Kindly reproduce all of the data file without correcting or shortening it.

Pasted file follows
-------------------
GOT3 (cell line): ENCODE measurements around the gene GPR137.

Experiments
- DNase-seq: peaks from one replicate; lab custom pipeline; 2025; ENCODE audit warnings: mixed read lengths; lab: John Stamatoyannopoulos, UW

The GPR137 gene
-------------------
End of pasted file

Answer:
GOT3 (cell line): ENCODE measurements around the gene GPR137.

Experiments
- DNase-seq: peaks from one replicate; lab custom pipeline; 2025; ENCODE audit warnings: mixed read lengths; lab: John Stamatoyannopoulos, UW

The GPR137 gene